The Court’s decision in relation to both of the issues outlined above may have important implications for other local governments.

The first issue turned on the particular way that the Council had levied its charges here, and so it may not have widespread implications. However, for any other local governments that have adopted a similar approach, the decision suggests that their water utility charges may also be invalid. As such, even if not widespread, the financial implications for particular local governments may be significant.

In relation to the second issue, the Court’s decision has the potential for more widespread, and uncertain, implications. Until now, the local government principles have generally been regarded as idealistic ‘motherhood’ statements – symbolically important, but lacking any specific legal force.

By contrast, in this case, the Court found that the Council had breached the LGA by failing to comply with one of the principles. This is particularly significant given that the effect of the Court’s approach was to override the specific protection that, ordinarily, section 101(3) of the LGR would have provided to the Council.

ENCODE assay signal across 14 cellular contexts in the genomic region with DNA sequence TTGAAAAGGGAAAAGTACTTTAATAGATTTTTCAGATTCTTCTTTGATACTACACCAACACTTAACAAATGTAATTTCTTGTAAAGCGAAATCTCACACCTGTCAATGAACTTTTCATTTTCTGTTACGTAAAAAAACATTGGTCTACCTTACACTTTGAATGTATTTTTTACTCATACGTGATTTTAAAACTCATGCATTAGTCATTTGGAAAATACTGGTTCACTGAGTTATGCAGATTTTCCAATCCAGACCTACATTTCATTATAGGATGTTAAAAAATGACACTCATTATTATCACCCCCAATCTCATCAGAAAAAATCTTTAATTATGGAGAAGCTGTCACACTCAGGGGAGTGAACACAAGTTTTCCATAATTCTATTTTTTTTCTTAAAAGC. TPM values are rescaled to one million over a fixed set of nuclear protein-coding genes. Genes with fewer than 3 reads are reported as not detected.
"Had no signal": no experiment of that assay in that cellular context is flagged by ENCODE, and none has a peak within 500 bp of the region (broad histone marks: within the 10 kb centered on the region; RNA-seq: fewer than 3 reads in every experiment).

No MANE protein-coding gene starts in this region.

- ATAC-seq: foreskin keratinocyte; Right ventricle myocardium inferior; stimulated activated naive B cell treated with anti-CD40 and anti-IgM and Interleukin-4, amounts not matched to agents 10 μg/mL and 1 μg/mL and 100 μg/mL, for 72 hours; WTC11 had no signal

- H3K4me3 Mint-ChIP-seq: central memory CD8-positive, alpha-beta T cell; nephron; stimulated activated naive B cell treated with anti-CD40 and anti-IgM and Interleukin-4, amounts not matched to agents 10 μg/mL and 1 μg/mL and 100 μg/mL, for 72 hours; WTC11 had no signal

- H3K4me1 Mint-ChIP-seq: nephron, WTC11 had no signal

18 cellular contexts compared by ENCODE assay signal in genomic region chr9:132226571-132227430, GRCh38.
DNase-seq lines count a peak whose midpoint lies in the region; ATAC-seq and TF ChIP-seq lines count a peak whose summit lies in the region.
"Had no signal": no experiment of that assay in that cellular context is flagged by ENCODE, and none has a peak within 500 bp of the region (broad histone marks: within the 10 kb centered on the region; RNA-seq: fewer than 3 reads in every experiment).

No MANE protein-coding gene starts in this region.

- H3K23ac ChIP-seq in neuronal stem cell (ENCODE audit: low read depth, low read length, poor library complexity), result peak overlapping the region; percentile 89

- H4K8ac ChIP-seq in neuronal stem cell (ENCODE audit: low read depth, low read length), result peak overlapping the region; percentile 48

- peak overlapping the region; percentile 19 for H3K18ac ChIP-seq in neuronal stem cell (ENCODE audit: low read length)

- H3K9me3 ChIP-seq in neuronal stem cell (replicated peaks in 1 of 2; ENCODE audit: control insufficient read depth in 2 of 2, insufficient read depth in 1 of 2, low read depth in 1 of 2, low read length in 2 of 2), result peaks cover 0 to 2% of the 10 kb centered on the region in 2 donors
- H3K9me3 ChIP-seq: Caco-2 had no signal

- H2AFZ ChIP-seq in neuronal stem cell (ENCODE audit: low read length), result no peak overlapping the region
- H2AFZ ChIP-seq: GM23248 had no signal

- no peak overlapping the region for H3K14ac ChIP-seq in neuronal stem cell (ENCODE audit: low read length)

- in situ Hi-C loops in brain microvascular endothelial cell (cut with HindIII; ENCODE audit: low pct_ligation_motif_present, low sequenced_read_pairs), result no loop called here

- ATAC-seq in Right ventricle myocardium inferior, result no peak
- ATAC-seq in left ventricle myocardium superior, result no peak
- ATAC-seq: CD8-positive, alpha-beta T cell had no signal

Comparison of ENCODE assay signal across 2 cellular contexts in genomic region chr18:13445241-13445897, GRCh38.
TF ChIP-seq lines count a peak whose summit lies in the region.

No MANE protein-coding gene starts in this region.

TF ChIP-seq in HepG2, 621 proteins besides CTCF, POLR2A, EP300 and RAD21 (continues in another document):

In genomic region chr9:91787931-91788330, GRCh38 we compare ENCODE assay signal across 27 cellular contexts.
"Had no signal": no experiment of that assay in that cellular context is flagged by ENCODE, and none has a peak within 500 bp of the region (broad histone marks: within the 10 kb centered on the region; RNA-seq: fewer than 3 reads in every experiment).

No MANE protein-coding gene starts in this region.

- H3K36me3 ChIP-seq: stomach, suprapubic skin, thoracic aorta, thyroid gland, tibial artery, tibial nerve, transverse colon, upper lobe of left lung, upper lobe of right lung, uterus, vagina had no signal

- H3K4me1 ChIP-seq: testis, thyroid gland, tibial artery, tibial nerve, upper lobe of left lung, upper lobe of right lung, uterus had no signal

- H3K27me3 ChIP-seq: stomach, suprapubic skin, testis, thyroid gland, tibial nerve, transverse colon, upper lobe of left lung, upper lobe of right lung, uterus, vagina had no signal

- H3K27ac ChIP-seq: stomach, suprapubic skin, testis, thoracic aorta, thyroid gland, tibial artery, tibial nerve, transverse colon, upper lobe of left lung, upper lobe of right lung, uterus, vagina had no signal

By seemingly giving the local government principles greater legal force, this case potentially opens the door for other local government decisions to be challenged as unlawful on the basis of a breach of the local government principles. As statutory authorities, local governments are required to exercise their powers according to law. On one interpretation, this case could suggest that the local government principles are part of that law, such that any local government decision that is inconsistent with the principles is unlawful.

We expect that future cases are unlikely to adopt such a broad approach to the local government principles. As noted above, the Court’s decision is currently subject to an appeal to the Court of Appeal, which may clarify its implications. However, until the appeal, or a future case, provides guidance, it may be sensible for local governments to carefully consider the local government principles in circumstances where a decision may be seen as controversial or potentially inappropriate. For example, in preparing a report to councillors for a meeting, council officers may wish to specifically record how the local government principles have been complied with.